Hergé's heirs lose legal battle with Tintin parody artist

Originally published at: Hergé's heirs lose legal battle with Tintin parody artist | Boing Boing


If I wanted to defame Tintin’s reputation I could just refer to some of the earlier works. Go read Tintin in Africa, I’ll wait…

(I checked, still in print, still available from reputable (ymmv) sources.)

Now Hergé DID acknowledge the problems with these albums and did redeem himself (a bit) later on but his heirs are still shamelessly raking it in to this day and should tread carefully if they want to play this game.


I grew up and out of that thing, thank goodness. Good for Xavier for winning his case.
BTW, It’s spelled Moulinsart (from the infamous locale in the Tintin books).


Yeah, Tintin’s “reputation” is already fairly garbage, from colonialism/racism to Nazi collaboration and anti-Semitism I’d say that mild eroticism is a pretty small problem compared to those. Oh, and his ill-informed anti-communist beginning.


I truly never understood why Spielberg and Jackson were SO gung ho about that awful TinTin movie.

It seems like one of those characters that only is appealing now because of nostalgia. Folks who grew up with him before it was all seen as ‘problematic’ still like it, but does anyone else? Do euro-kids still read it?

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It was only infamous in one book (Secret of the Unicorn/Red Rackham’s Treasure). After which, it was simply Captain Haddock’s old pile.

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Because people still love Tintin, so it will make a buck?


That difference would explain why Breaking Free is still available to buy in the UK. I can’t imagine Moulinsart would be happy with the portrayal of Tintin as an insurrectionist anarcho-syndicalist.


Would you rather have the problematic first two Tintin albums not available? They should not really be considered canon, but they are of historical significance (don’t read them if you don’t have a scholarly interest in the series though, as they are very unpleasant with regard to contents).

Worth mentioning also that, according to the presenter in this video, they are not what Hergé actually wanted to produce in terms of story content:

I take it you are not interested in art at all if you can assume that nostalgia was the only appealing factor of the Tintin comics. The art is absolutely amazing, and many of the stories are very well written.
The issues with problematic content you are referring two are only the first two or three, after which the tone of the stories changed significantly.


well, it’s worldwide gross is $370+ mil on budget of $135M, so, right you are, I guess…

It was still awful and the characters fell deeply into the uncanny valley. not QUITE Polar Express level, but close.

– Home is where you wear your hat.

I take it you are not interested in art at all

That is manifestly not true. I do art for a living. I’m VERY interested in art. I just don’t care for TinTin’s art. I can see certain merit in it, but it’s mostly not to my taste, and since I WASN’T exposed to it throughout my childhood, there’s no residual appeal to memory.I didn’t find the stories especially compelling either, but I was coming at them at 40+ when they’re written for 7 year olds, so…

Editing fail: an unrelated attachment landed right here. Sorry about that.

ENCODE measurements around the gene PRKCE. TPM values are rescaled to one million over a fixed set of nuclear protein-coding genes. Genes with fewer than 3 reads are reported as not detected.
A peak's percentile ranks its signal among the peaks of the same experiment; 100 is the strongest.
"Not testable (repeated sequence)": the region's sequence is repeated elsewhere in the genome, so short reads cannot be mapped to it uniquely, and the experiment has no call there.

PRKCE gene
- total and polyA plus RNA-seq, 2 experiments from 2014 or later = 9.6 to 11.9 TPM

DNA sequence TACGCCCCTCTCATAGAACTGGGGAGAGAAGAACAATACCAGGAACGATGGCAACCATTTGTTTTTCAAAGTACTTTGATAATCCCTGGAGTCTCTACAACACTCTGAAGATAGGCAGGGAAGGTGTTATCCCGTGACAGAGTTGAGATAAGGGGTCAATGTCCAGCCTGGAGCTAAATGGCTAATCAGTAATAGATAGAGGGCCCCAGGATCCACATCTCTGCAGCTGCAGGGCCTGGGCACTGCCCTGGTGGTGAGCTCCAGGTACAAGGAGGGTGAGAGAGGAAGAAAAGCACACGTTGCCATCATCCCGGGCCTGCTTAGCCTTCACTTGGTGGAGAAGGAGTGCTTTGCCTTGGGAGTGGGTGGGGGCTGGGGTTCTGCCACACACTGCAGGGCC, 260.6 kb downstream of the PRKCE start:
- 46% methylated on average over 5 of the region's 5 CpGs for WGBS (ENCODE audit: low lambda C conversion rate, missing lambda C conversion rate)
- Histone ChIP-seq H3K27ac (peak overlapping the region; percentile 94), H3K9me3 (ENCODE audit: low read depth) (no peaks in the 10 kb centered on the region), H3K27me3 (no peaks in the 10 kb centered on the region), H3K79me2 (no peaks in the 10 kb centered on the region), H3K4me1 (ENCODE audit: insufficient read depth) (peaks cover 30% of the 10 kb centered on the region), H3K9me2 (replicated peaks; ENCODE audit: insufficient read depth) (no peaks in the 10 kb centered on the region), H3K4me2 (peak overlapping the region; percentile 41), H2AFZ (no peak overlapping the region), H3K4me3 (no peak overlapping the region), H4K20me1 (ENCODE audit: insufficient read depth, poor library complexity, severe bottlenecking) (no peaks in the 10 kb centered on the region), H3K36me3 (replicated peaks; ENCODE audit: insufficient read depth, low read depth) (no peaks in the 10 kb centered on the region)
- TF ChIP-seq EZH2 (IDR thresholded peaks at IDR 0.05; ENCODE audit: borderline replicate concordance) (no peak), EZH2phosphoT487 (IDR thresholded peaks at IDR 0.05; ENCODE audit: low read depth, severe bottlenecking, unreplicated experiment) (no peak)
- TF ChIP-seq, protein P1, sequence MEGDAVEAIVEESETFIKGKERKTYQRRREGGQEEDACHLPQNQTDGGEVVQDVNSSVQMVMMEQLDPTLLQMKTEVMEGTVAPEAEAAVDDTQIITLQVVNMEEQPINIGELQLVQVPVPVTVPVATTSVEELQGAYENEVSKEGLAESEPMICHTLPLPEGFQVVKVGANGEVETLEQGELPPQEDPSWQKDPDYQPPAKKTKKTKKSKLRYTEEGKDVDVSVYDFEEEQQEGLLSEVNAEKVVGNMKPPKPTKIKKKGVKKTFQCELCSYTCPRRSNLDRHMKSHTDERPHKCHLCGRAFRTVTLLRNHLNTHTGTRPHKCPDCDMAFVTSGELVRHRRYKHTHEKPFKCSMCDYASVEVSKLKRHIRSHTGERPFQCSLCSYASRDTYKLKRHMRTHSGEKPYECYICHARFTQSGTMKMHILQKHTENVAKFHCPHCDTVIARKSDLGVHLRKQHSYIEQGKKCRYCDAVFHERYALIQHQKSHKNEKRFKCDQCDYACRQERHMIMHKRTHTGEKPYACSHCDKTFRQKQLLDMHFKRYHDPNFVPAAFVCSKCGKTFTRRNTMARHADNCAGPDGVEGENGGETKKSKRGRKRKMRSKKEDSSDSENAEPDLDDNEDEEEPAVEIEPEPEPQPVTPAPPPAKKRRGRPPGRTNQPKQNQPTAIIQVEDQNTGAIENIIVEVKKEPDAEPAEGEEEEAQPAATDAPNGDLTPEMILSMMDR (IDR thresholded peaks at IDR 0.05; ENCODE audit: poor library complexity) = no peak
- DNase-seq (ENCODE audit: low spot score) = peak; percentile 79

– Home is where you wear your hat.

Even a hat is no cure for heir loss.


Laugh while you can, monkey boy!

I am fine with them being available, there are viler and worse things on the internet. Hergé himself admitted the problems but never pulled them from publication because as he claimed that would be whitewashing history.

And they are masterclasses in understanding the patronizing white-man’s-burden type of racism.

On the other hand I don’t think people should still make money of them, and I certainly think people that do make money of them have no high ground left to stand on and should not sue parody artists.


The US recognizes certain moral rights for visual artists, but only for the original artists lifetime. This makes intuitive sense to me-- that heirs would not benefit from the inaliable rights of the original artist.

But wikipedia indicates that some countries recognize perpetual moral rights.

Maybe this only has the practical effect of not being able to sell a Bowdlerized version of your countreys shakespeare, but it strikes me as obscene. For one thing, who has a right of action? The state? The thousands of descendents?

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it never occurred to me before that “artists’ moral rights” could persist after the actual human creator’s death and be exerted by somebody else

Euro-kids and 'dults still read Asterix and that is also problematic.

I imagine the thinking behind the movie was – adult nostalgia, take the kids to see it, kids start reading the series, Hergé heirs gain more royalties.

I liked it and I wasn’t put off by the animation style either. I was one of those exotic euro kids, though.

I worked on the film (Weta, computer graphics), and frankly loathed it for the full year I did so. Honestly, most of the Americans, and other folks on the crew that DIDN’T grow up with Tintin felt similarly, to greater or lesser degrees. We had one supervisor who simply could NOT wrap his head around the appeal of the film, and found it almost impossible to get through dailies without saying so. He finally asked to be transferred off the show, since he felt like he’d end up approving work he absolutely would not want on his own reel.

A full 50% of that crew spent the entire time wincing at the screen and questioning the European (and NZ/Aus or Canadian) crew as to what possible appeal this had. The only answer we ever got was “Well, we grew up with it, so…”

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